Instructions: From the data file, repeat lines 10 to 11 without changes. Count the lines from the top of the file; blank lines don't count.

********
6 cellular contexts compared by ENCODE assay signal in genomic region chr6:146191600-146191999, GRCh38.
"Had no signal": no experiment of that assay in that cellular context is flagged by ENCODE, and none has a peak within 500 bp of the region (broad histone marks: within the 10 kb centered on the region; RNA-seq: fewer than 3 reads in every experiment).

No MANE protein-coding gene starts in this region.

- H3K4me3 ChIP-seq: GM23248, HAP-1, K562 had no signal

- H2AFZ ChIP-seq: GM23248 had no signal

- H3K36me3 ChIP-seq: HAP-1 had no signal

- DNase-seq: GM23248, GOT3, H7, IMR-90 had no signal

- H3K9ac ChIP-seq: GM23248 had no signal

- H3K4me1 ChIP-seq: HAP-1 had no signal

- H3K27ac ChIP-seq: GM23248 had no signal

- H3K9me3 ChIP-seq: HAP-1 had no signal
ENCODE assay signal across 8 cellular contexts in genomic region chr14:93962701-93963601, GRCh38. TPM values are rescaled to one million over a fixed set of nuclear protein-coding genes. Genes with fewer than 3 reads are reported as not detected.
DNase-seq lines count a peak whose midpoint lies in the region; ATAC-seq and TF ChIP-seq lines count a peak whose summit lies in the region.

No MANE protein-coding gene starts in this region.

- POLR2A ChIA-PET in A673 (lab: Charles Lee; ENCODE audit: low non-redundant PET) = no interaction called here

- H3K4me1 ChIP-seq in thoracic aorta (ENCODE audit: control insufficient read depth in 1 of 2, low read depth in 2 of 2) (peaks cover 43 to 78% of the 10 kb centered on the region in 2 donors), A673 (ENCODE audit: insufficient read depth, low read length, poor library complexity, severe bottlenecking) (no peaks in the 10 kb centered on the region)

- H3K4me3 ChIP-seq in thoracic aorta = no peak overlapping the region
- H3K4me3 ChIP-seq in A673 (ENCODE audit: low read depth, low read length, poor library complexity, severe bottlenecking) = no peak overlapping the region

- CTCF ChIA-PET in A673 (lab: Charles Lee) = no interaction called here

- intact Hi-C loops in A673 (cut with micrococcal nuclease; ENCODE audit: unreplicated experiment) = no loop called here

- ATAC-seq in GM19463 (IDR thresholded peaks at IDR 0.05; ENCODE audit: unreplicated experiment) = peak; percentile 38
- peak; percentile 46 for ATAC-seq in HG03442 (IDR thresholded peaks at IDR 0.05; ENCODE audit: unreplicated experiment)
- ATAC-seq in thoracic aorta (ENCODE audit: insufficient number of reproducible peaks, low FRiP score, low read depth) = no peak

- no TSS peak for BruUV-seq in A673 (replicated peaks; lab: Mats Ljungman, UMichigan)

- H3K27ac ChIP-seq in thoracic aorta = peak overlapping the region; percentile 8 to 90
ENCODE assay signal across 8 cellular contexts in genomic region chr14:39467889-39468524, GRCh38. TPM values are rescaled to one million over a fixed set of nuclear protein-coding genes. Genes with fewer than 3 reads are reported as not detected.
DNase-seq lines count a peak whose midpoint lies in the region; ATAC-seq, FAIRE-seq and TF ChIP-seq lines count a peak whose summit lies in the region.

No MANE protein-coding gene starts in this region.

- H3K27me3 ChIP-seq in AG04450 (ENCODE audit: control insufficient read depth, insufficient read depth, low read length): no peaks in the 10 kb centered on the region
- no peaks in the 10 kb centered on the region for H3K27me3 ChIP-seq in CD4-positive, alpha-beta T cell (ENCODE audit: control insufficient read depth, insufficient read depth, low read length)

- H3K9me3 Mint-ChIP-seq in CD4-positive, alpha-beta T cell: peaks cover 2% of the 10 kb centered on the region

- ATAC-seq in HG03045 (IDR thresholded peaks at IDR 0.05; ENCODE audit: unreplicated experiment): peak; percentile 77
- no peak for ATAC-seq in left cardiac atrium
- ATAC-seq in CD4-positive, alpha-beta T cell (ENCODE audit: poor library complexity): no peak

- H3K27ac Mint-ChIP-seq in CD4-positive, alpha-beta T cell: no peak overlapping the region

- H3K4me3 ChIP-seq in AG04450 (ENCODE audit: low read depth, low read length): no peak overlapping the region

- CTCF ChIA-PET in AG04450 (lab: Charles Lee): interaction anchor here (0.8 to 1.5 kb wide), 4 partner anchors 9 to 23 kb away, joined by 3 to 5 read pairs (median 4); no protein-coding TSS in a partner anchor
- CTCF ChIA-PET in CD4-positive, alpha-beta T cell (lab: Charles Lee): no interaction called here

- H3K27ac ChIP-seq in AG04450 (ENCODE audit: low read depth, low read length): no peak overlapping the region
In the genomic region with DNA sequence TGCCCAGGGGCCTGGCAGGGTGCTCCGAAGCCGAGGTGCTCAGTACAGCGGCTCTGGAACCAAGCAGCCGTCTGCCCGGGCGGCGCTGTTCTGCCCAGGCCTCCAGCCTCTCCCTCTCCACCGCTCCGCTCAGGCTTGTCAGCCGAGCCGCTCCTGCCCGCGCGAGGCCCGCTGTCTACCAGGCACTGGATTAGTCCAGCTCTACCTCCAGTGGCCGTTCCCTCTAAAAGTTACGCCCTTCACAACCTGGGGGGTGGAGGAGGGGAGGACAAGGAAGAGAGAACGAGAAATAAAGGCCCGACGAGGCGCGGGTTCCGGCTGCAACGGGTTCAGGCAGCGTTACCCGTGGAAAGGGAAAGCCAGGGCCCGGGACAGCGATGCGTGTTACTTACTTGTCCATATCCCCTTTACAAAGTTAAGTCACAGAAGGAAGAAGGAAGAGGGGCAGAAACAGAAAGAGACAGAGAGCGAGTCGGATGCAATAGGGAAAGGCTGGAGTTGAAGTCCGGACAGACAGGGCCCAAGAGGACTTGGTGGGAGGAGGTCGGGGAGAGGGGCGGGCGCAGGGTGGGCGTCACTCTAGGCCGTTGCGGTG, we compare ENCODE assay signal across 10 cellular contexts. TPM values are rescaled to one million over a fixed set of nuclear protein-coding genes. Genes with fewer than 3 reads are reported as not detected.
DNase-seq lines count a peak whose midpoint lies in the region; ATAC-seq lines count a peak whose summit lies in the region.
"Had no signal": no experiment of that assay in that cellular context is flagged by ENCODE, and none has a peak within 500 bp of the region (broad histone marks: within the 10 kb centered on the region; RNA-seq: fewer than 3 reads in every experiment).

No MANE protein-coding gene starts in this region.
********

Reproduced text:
- H3K27ac ChIP-seq: GM23248 had no signal

- H3K9me3 ChIP-seq: HAP-1 had no signal